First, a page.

UV System


Ultraviolet (UV) light is found occupying the portion of the electromagnetic spectrum between X-rays and visible light. The sun emits ultraviolet light; however, much of it is absorbed by the earth’s ozone layer. Just as visible light consists of different colors that become apparent in a rainbow, the UV radiation spectrum is divided into three regions called UVA, UVB and UVC. As sunlight passes through the atmosphere all UVC and most UVB are absorbed by ozone, water vapor, oxygen and carbon dioxide. UVA is not filtered as significantly by the atmosphere. They differ in their biological activity and the extent to which they can penetrate the skin.

UV-A Wavelength: 315-400 nm. Not absorbed by the ozone layer

UV-B: Wavelength: 280-310 nm. It is mostly absorbed by the ozone layer, but some does reach the Earth’s surface.

UVC: Wavelength: 100-280 nm. It is completely absorbed by the ozone layer and atmosphere.

Short-wavelength UVC is the most damaging type of UV radiation.

A unique characteristic of UV light is that a specific range of its wavelengths, those between 200 and 300 nanometers (billionths of a meter), are categorized as germicidal – meaning they are capable of inactivating microorganisms, such as bacteria, viruses and protozoa. This capability has allowed widespread adoption of UV light as an environmentally friendly, chemical-free, and highly effective way to disinfect and safeguard water against harmful microorganisms.


UV System


In this method water flows through the SS Chamber and gets in contact with submerged bank of germicidal lamps housed within quartz Sleeve.

Microorganisms are simple organic structures that readily absorb the UV-C wavelength, causing photo-disassociation (destruction). They are inactivated by UV light as a result of damage to nucleic acids. The high energy associated with short wavelength UV energy, primarily at 254 nm, is absorbed by cellular RNA and DNA. A microbes DNA (deoxyribonucleic acid) is the first to be adversely affected due to its weaker molecular bonds. In hundredths of a second it suffers irreparable damage. The subsequent loss of genetic instructions causes cell death and/or the inability to replicate, rendering them harmless. Continuous exposure causes uninterrupted degradation.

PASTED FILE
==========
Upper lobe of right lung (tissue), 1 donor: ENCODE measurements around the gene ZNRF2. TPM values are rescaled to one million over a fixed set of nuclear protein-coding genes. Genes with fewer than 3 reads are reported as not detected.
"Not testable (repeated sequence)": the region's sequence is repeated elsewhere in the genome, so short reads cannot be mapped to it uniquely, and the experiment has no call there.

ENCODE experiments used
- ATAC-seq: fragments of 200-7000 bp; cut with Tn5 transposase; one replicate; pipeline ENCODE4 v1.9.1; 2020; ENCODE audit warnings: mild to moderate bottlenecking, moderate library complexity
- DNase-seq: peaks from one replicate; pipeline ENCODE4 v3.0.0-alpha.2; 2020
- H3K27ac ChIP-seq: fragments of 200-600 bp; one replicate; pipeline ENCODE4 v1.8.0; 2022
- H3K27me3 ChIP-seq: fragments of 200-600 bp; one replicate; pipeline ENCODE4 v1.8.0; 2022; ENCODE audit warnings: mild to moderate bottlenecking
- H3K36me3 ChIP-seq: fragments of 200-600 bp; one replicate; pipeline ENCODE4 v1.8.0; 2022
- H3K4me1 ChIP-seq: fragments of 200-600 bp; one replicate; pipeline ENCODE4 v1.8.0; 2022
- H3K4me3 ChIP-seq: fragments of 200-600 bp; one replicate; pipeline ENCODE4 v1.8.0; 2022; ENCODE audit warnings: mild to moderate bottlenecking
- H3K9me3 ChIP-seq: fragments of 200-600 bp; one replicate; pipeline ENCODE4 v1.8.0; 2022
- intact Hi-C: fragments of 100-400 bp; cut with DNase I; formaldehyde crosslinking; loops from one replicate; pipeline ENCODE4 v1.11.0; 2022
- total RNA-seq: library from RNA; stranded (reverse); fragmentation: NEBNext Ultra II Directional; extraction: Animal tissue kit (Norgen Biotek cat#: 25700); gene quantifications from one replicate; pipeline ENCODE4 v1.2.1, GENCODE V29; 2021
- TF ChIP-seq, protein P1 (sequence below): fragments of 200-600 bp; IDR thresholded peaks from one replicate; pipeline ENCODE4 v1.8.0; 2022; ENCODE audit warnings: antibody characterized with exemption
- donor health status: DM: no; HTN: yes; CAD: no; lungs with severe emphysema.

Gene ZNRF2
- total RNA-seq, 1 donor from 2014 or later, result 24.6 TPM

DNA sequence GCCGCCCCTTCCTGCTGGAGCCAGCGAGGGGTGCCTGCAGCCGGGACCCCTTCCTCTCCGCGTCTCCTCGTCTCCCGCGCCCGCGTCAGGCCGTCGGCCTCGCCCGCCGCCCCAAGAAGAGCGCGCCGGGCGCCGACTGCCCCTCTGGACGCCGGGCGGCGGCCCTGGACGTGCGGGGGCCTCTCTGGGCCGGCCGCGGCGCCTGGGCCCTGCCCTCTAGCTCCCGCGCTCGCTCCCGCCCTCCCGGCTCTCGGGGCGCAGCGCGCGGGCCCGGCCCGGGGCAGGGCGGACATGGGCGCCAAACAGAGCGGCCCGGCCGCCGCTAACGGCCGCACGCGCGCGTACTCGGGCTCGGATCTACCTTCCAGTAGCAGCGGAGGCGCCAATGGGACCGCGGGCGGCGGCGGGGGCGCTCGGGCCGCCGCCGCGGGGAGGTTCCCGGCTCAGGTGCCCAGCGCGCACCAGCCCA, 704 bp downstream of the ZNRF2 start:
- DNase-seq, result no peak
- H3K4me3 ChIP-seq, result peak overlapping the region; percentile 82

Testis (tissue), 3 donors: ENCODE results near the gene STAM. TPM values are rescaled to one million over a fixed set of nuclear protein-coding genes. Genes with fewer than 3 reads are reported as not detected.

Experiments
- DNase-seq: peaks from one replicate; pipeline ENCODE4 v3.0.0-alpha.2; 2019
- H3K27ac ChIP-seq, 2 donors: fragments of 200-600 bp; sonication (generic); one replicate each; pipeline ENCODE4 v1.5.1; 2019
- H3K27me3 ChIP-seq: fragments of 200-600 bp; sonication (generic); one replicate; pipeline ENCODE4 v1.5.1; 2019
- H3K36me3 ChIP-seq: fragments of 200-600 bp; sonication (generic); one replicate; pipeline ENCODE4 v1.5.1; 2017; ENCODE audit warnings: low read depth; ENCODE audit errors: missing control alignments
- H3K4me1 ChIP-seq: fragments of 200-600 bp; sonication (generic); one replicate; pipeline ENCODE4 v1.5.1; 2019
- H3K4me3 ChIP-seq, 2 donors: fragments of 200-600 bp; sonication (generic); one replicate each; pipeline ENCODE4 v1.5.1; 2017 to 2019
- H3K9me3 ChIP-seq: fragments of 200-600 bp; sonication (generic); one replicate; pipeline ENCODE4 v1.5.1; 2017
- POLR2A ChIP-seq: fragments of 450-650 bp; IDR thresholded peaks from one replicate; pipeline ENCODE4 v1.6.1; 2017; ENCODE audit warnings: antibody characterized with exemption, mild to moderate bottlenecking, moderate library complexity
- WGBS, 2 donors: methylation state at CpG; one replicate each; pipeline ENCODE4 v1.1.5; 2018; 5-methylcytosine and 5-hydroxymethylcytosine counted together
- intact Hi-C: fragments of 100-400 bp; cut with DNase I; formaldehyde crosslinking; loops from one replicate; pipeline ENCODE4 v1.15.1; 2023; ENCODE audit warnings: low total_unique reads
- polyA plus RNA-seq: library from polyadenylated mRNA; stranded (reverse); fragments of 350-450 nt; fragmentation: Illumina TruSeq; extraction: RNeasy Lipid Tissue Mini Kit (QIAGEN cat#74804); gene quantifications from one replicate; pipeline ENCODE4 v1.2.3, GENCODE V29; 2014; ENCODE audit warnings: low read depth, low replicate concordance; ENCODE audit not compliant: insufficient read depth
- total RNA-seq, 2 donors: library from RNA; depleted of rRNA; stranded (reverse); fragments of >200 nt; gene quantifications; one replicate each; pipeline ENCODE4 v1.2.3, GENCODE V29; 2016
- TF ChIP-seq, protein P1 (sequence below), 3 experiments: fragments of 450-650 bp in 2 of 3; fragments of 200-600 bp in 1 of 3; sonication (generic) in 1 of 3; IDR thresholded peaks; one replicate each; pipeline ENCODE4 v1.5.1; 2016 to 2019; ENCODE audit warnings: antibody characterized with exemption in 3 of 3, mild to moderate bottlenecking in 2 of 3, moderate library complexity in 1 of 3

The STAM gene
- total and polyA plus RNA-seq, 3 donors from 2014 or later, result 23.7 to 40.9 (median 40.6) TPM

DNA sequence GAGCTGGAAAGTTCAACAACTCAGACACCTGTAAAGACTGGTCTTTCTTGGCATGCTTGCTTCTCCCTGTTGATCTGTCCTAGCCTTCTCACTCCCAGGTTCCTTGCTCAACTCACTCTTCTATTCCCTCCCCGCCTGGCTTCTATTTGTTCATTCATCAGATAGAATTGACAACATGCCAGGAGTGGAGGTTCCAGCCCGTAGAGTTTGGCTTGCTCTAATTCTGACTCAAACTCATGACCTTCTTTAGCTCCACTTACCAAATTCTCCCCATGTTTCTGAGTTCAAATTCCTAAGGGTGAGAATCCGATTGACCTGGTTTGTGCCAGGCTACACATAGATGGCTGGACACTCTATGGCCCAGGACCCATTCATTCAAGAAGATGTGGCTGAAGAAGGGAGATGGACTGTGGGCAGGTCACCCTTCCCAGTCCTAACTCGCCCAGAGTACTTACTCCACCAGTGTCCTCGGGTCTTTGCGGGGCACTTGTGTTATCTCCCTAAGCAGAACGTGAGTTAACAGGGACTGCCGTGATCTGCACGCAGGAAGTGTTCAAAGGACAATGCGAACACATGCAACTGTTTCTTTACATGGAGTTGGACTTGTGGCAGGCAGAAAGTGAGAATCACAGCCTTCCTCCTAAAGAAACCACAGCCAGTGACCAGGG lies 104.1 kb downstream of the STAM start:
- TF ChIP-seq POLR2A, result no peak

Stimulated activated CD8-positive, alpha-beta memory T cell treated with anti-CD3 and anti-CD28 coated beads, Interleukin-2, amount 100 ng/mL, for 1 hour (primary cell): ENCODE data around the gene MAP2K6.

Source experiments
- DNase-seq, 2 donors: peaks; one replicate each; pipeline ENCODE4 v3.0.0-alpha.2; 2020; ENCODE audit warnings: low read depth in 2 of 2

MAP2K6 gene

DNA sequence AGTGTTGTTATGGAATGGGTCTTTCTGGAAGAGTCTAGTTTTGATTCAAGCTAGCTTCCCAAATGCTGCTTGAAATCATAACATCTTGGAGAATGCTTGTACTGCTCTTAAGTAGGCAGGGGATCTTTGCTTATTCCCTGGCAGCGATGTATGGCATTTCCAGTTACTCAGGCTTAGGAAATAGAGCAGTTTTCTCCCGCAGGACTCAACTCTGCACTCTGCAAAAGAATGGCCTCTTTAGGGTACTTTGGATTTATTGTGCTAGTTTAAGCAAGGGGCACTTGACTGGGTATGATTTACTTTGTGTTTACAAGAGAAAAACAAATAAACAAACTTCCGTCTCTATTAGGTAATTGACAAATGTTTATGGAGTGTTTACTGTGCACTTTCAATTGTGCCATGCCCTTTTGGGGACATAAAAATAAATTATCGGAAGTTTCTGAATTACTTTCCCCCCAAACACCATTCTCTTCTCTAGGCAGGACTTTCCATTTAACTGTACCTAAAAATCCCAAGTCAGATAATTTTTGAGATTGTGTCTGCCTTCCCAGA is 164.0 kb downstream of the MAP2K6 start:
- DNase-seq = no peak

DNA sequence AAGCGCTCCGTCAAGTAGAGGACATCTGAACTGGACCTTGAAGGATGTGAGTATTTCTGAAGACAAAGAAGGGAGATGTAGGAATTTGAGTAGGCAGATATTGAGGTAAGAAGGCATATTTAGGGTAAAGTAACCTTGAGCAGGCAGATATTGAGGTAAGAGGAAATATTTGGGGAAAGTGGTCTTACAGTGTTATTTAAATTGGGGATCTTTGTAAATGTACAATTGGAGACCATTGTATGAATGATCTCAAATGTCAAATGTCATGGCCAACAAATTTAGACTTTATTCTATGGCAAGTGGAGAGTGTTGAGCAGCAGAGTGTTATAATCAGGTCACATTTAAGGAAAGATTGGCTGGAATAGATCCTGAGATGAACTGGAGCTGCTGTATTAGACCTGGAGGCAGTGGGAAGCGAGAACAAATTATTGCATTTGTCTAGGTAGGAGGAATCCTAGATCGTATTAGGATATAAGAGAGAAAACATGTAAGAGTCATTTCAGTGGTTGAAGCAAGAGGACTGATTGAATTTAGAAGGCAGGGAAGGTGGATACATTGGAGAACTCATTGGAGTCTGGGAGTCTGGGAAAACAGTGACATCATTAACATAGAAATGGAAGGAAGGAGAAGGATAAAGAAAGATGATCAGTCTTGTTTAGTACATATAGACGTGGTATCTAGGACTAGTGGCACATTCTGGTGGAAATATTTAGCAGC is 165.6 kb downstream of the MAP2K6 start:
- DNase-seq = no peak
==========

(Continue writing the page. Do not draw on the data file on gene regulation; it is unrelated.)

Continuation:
This UV-C light is also produced by electric arcs and specialized lights, such as mercury-vapor lamps.

Ultraviolet v/s Chlorine & Ozone

Methods Ultraviolet Chlorination Ozone
Destruction Physical Chemical Chemical
Capital Cost Low Medium High
Operating Cost Low Medium High
Maintenance Cost Low Medium High
Maintenance Frequency Low Medium High
Disinfection Performance Excellent Very Good Unpredictable
Contact Time 1-5 Seconds 25-45 Minutes 5-10 Minutes
Personal Hazards Low Medium High
Toxic Chemicals No Yes Yes
Water Chemistry Change No Yes Yes
Residual Effect No Yes Yes
UV System